Study suggests some filtering of particulates from diesel exhaust may worsen allergy-induced lung impairment due to increase in NO2
Air pollution from diesel engines may worsen allergy-induced lung impairment more when tiny particles are filtered from the exhaust than when they are not, according to new research published online in the American Thoracic Society’s American Journal of Respiratory and Critical Care Medicine.
This counter-intuitive result may be due to the fact that some particle-depletion technologies, including the one used by the researchers, increase the amount of nitrogen dioxide (NO2) in the exhaust. NO2, which is subject to national air quality standards, has been shown to reduce lung function and may be a cause of asthma in children.
In “Particle Depletion Does Not Remediate Acute Effects of Traffic-Related Air Pollution and Allergen,” Denise J. Wooding, MSc, and co-authors report on a randomized, controlled study of 14 non-smoking adults who were sensitive to at least one of three common allergens.
We previously demonstrated that diesel exhaust augmented allergic responses as well as airflow declines in those genetically susceptible, but we wondered if removing particles from the exhaust would lessen these effects.—senior study author Chris Carlsten, MD, MPH, professor, head of respiratory medicine and Canada Research Chair in Occupational and Environmental Lung Disease at the University of British Columbia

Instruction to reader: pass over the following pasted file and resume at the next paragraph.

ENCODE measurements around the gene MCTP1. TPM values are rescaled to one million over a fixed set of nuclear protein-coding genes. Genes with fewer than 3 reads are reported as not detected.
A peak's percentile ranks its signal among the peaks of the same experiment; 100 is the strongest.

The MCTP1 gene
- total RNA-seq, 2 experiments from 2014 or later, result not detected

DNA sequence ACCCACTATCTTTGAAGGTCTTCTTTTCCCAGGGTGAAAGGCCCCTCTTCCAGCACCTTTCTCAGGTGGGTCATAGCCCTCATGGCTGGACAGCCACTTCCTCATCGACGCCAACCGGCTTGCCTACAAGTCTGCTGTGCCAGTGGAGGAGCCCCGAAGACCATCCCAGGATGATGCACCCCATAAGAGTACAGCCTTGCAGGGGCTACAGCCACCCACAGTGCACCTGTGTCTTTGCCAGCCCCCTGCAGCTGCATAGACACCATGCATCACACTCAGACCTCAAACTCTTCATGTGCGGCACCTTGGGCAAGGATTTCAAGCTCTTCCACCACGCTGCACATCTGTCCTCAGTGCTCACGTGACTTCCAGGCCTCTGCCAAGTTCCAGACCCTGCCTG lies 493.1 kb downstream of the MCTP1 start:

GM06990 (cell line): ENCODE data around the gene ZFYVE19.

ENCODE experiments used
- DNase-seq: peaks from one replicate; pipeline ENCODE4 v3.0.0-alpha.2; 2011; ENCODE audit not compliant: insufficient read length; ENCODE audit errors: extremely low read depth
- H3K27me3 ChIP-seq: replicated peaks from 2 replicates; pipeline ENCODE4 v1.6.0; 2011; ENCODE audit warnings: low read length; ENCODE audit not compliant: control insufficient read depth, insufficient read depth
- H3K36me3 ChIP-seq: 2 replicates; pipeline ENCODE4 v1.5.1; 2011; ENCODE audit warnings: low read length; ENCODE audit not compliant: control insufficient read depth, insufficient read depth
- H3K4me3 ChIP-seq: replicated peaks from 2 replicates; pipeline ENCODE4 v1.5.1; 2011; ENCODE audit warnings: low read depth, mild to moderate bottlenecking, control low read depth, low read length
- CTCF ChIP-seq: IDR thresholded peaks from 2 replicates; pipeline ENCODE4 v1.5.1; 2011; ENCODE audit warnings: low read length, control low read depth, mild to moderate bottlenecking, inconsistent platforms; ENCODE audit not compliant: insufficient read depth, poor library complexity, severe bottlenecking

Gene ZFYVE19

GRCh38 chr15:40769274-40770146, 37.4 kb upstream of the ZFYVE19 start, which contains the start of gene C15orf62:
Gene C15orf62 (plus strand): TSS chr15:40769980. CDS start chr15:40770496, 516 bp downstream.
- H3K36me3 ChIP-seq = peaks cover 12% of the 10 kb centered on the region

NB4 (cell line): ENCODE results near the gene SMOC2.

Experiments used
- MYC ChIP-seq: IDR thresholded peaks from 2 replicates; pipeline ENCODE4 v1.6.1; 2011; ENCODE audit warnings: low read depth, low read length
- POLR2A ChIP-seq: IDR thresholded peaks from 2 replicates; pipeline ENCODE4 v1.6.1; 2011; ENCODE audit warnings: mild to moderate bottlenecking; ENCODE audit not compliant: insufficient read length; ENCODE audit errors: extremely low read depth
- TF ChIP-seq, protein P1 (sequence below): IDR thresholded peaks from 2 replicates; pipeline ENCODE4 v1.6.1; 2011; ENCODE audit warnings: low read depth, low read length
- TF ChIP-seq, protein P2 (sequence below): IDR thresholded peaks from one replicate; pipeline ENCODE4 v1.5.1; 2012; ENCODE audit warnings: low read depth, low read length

In this cross-over study, all 14 participants at various times were exposed in a laboratory to air with just the allergen, the allergen plus diesel exhaust and the allergen plus filtered diesel exhaust. They all also breathed air with no diesel exhaust or allergen, which served as the control.
After each exposure, the participants underwent a commonly used test called methacholine challenge to determine how a patient responds to an inhaled allergen. Neither they nor those conducting the study were aware of which exposure they had undergone before being tested.
The researchers also measured numbers of white blood cells, which marshal the body’s immune response but can “overreact” to allergens, causing breathing problems.
The study found:
The particle-depleted diesel exhaust produced by HEPA filtration and electrostatic precipitation generated higher NO2 levels than unfiltered diesel exhaust.
Exposure to filtered diesel exhaust and allergen impaired the amount of air participants could forcibly exhale in one second (FEV1) more than allergen alone and more than unfiltered diesel exhaust and allergen.
Increasing levels of white blood cells were associated with declining FEV1 scores, suggesting that white blood cells “play a meaningful role in reducing lung function in the context of these exposures.”
The effects of filtered diesel exhaust on lung function and on white blood cells were more pronounced in those participants who were genetically susceptible to oxidative stress, which occurs when there is an imbalance of free radicals and antioxidants in the body.
The take-home message is that technologies that remove particulate matter from diesel exhaust cannot be simply assumed to be beneficial to health, especially in susceptible populations.—Chris Carlsten